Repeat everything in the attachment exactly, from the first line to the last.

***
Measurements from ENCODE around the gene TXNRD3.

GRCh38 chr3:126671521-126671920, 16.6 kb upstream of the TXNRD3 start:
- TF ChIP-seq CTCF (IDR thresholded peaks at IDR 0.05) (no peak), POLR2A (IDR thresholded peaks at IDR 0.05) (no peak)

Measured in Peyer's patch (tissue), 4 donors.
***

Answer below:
Measurements from ENCODE around the gene TXNRD3.

GRCh38 chr3:126671521-126671920, 16.6 kb upstream of the TXNRD3 start:
- TF ChIP-seq CTCF (IDR thresholded peaks at IDR 0.05) (no peak), POLR2A (IDR thresholded peaks at IDR 0.05) (no peak)

Measured in Peyer's patch (tissue), 4 donors.